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THE MENAGERIE AT THE PORCH
CATS

Part first - historical,
or the story about why I feel sick at heart
The history of domestication of cats

Oddly enough, Europe and the cat met recently. The Romans though and concepts about it had not. In America it came with the Spanish caravels. (Another sign: the cat on the ship, it means that the storm is not terrible.)

The ancestors of the current 500 million livestock purring (wild cat and now not exotic) lived in North Africa. I believe that from here they started attacking our homes. However, in Armenia during excavations dwellings VI-VII centuries BC were found the remains of cats. Still another unexpected finding - root tooth domestic cat, had lain in the ground for more than eight thousand years near Jericho. Cat bones of the same age, found in Greece, even more confused archaeologists. Surely here the cat was domesticated?

One way or another, but still believe that in ancient times the domestic cat was the privilege of Egypt. She lived there happily ever after. The Egyptians treated her as a deity. They believed that the soul Housewives after the death hides in the body of the cat. How else - cat animal cleanly, loving order: it does not tolerate that a mouse was running around the tables and chairs. The Egyptians had given way fluffy creatures, when the fire took first cats, then as now. Even for accidental loss of life of this four-legged has the death penalty. And the natural death of the cats was a great grief. All the family was plunged into mourning, people as a sign of great sorrow had trimmed her eyebrows. The mummified cat and honor were buried in a special cemetery.

The worship of cats led the ancient Egyptians even to military defeats. "The Persian king Cambyses went to war with Pharaoh Dog-mannitol. The armies met in 525 B.C. P. X... the Egyptians fought heroically. The Persians only had to resort to trickery. The front ranks of the Persian army got cats and put them, every soldier in front of his chest in the shape of a shield. Out of fear, as if by chance not to kill cats, the Egyptians did not dare to send their well-aimed arrows into the ranks of the Persians; the battle ended in a complete defeat of the Egyptians" (F. Martin. "The three kingdoms of nature").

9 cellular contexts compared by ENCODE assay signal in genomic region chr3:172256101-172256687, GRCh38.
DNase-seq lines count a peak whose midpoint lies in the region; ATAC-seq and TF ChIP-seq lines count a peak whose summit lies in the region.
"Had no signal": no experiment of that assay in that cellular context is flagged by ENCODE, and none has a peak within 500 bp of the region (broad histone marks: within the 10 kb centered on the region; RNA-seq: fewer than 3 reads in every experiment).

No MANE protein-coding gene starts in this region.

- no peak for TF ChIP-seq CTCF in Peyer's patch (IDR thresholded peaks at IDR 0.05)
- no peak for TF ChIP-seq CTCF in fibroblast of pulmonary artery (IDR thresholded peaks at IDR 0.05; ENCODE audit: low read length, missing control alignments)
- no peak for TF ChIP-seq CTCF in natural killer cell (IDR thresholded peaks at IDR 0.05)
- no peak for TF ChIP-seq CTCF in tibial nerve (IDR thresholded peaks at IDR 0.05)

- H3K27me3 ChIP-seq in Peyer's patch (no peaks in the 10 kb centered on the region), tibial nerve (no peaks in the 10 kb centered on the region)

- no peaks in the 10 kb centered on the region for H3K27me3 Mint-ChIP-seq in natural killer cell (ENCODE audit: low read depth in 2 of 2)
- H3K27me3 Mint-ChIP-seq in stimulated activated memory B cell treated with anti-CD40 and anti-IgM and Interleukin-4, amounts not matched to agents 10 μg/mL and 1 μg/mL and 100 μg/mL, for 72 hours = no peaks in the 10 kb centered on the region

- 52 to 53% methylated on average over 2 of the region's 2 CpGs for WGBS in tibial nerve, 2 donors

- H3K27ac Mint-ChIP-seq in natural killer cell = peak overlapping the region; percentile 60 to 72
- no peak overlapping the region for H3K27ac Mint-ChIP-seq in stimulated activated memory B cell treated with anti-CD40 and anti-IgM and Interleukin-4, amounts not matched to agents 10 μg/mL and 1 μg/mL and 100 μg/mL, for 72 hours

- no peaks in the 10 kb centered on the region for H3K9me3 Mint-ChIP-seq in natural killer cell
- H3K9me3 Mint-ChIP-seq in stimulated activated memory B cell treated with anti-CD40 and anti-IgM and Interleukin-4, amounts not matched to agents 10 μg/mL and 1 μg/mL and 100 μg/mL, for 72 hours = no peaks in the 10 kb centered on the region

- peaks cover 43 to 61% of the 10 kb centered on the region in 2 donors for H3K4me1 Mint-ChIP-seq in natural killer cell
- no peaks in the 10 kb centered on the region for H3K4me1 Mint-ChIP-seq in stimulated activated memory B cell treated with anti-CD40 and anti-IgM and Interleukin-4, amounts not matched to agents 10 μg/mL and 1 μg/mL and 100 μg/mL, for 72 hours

The Romans and Greeks, "adopt" a cat in Europe probably made fun of the Egyptians, but treated cats well.

In the middle ages, the Inquisition declared cats are the devil's instrument. They were burned, drowned. In Flanders, for example, hundreds of years operated the law "on the cat's environment": once a year, in this ill-fated environment, urban cats caught and was thrown from the tower. Not the middle ages, whether left us a legacy of fear glowing in the dark like a cat's eyes? (By the way, why the Inquisition chose his stamp color green?) The middle ages gave cats supernatural power and forced them "to scrape we hold in our hearts".

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The menagerie at the porch

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